‘The Last Duel’ Postmortem — Why Did the Medieval #MeToo Epic Crash and Burn?
Sturgeon’s Law, a maxim coined by Theodore Sturgeon, a science-fiction author and critic, specifies that “90 percent of everything is bad.”
To extrapolate the adage with regards to box-office performance of movies, we arrive at a straightforward conclusion — a lot of movies bomb every year.
In most instances, however, the reason for a movie bombing is clear as day — it probably wasn’t that good.
Admittedly, it’s a simplistic rhetoric, and there are doubtless additional variables at play, but it is one that has demonstrated itself to be accurate time and again.
‘The Last Duel’ Meets a Grim Fate
The Last Duel was released with little pomp in October and was summarily declared dead on arrival. It only managed to recoup $29 million of its gargantuan $100 million budget.
Movies bomb all the time, but here’s the rub — The Last Duel was seemingly a remarkable motion picture in every conceivable way.
The film, which stars Matt Damon, Adam Driver, Jodie Comer, and Ben Affleck, follows a married woman in 14th century France, Marguerite (Comer), as she charges a squire, Jacques LeGris (Driver), of raping her.
LeGris denies the allegation. In return, LeGris and Marguerite’s husband Jean de Carrouges (Damon) engage in a duel to the death.
A Song of Systemic Misogyny and Perspective
Directed by Sir Ridley Scott, the medieval epic was the type of movie many within Hollywood, and a million voices outside of it lament isn’t produced anymore — an original drama for adults.
The film utilizes its Rashomon-esque narrative — the events are told from the perspective of its three principal characters — to weave together a story that is as engaging as it is thought-provoking; and one that presents a scathing critique of systemic misogyny.
Following the first two chapters, which are told from the male perspective, we witness the fascinating nuances that Marguerite’s vantage point brings to the narrative.
This is a medieval epic, but it is as relevant as ever in a post #MeToo world.
Critics attested to the film’s obvious merits. On Rotten Tomatoes, 85% of 255 reviews are positive, with an average rating of 7.3/10.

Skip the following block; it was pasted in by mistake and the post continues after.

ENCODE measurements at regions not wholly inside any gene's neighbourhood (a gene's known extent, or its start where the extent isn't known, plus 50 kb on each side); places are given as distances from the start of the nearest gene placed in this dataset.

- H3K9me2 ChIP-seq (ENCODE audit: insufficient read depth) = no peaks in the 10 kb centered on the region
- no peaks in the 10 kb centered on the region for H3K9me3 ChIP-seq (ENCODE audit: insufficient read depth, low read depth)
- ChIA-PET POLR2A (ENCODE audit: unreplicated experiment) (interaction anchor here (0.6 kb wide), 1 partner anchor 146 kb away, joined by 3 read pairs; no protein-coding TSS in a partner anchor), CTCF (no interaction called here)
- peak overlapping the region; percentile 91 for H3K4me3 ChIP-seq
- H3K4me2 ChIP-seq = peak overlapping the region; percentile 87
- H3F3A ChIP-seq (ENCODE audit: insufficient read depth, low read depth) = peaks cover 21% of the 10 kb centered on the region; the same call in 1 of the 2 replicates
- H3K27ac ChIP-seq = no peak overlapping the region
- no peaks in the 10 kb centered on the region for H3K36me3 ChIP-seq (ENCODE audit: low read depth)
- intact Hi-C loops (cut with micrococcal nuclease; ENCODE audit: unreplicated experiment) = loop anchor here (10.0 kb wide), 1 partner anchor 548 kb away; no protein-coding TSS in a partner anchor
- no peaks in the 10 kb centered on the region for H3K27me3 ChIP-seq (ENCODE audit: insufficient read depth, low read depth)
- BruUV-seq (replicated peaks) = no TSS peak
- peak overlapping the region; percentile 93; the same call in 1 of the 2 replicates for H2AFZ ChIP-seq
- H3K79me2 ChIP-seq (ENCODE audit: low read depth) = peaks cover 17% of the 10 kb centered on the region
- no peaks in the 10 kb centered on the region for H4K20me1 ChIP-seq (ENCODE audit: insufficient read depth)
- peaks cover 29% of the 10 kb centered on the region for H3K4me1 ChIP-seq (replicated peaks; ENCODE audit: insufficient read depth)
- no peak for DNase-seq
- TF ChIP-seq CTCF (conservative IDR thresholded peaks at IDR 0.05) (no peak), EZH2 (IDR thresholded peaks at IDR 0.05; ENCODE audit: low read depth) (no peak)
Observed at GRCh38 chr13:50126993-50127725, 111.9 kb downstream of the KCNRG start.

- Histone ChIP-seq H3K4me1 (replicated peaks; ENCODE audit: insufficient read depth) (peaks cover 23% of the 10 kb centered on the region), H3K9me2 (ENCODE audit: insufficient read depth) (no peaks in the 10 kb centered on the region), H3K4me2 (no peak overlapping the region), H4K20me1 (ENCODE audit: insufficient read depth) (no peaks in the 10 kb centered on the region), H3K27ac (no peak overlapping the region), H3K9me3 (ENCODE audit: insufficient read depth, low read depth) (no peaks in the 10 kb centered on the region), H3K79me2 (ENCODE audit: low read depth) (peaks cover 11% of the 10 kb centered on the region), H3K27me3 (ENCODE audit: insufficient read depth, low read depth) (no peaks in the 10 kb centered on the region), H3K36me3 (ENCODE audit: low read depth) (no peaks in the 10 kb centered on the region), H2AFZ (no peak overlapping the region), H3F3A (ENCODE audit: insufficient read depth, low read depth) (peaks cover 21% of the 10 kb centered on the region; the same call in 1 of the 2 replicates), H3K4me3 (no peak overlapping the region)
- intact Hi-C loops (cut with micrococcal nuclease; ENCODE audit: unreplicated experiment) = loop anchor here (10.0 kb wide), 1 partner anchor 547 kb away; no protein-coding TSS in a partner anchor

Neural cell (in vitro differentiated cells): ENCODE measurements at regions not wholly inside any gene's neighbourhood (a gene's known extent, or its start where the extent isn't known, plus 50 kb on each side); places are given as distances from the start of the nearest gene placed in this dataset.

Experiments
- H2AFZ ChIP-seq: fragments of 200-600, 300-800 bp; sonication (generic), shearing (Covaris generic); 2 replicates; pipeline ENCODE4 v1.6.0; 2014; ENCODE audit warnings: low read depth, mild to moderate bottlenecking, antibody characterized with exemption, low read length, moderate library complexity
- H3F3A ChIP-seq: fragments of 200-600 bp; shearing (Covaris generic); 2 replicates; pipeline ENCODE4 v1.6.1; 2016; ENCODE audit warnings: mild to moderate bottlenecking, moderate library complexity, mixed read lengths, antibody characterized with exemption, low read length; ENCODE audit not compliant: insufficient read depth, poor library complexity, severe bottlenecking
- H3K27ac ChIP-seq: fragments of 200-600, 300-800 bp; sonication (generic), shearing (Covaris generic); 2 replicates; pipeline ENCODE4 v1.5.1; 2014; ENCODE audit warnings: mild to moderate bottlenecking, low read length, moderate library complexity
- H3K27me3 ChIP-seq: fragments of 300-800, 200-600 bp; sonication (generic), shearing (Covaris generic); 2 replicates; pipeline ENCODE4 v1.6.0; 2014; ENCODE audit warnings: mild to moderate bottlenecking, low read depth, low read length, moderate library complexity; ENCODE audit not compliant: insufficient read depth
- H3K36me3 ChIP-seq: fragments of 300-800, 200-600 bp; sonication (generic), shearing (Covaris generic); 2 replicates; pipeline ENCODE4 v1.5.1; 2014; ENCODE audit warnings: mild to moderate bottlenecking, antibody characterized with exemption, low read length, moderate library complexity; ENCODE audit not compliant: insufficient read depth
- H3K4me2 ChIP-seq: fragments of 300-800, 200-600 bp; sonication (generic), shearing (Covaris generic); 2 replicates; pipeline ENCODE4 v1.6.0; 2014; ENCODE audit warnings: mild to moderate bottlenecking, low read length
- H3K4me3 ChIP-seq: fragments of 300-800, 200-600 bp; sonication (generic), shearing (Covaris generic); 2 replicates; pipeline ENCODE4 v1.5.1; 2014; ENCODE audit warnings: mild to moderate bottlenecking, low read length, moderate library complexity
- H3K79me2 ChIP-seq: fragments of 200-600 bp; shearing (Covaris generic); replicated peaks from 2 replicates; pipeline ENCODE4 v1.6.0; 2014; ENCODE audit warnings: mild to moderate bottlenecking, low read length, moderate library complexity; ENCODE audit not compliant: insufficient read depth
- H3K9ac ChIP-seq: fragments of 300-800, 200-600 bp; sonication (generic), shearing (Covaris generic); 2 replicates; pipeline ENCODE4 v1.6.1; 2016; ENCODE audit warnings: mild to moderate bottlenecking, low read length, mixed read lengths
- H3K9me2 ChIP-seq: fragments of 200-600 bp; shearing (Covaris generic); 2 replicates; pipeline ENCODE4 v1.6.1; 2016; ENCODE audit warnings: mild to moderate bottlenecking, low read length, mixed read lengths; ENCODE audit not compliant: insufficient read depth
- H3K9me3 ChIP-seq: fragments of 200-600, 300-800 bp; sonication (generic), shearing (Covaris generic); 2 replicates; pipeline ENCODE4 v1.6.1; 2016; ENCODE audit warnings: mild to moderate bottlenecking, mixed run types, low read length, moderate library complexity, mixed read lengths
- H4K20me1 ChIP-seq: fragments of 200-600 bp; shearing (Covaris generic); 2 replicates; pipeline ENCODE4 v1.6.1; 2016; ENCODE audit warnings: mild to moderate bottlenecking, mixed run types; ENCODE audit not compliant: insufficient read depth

While scores on the platform are to be consumed with a generous pinch of salt, the consensus is inescapable — most critics appreciated the movie.
And if IMDb scores are any suggestion, a 7.5/10 rating indicates that the audiences that saw it took something meaningful away from the film.
So why does a film starring Batman, Jason Bourne, and Kylo Ren, a film directed by a man who puts the ‘living’ in ‘legend,’ a film that was met warmly by both critics and audiences, fail so spectacularly at the box office?
Capsized by the Perfect Storm
Essentially, everything that could go wrong, went wrong. For starters, there’s the trivial matter of a global pandemic. One that, among other things, has wreaked havoc on the worldwide box-office.
Only a peculiar breed of film has managed to survive in the tumultuous atmosphere of the post-pandemic box-office — large-scale comic book movies and franchises with a built-in cultural cachet. The Last Duel meets neither criterion.
Further, the fact that the film’s target demographic skews older compounded its suffering, as that is a demographic warier of covid and less likely to venture into theaters. The R-rating then wrenched the blade deeper.
And then there’s the competition. Sandwiched between Daniel Craig’s Bond swansong No Time To Die and the intensely anticipated Dune, The Last Duel’s precarious placement on the release calendar almost set it up to fail.
There’s another reason, albeit a somewhat tertiary one. When Warner Bros. announced that its entire roster of 2021 movies would be released on HBO Max at the same time as they’re dropped in theaters, it overturned the status quo.
That decision allowed the audience the luxury of choice, in a manner that was never afforded to them before. While other studios didn’t follow suit, the deed was done.
The bulk of the populace seemingly communicated telepathically to arrive at a unanimous decision — theaters were now exclusively the realm of franchise films.
Everything else would be made available to view in the comfort and safety of the living room.
Unfortunately for The Last Duel, Disney executives deemed it best not to release the film on demand on Disney+. Hindsight is 20/20, and in this case, it cost the studio at least $70 million.
The Fallout of the Box-Office Disaster
Hollywood doesn’t make many films of the ilk of The Last Duel anymore, and assuredly not in the frequency that the genre once boasted.
For the film to be produced, it required the collective might of Ridley Scott, Matt Damon, and Ben Affleck.
Its appalling showing at the box-office is bound to have substantial repercussions.
Producers and executives, who were undoubtedly already wary of investing $100 million in a somber adult drama, are unlikely to green-light similar projects on such a scale in the future.
They will resort to their default setting — chasing yet another franchise dragon. And cinema will be worse off for it.
While the proliferation of franchise films has long since sounded the death knell for mid-budget films, The Last Duel’s bombing is likely to do something similar for big-budget adult movies.
Posterity will examine The Last Duel favorably. It will almost unequivocally be looked upon as an artistic achievement if not an economic one.
And with the Oscars to come, the film may salvage some pride yet — Comer’s phenomenal performance demands hyperbole and is sure to be nominated.
But in the here and now, in the cold light of day, The Last Duel is a box-office bomb; that is its calling card.
Movies bomb all the time, but some movies don’t deserve to; some movies shouldn’t.
The Last Duel didn’t deserve to bomb; it shouldn’t have bombed. But, that it did is both a sign of the times and a harbinger of what is to come.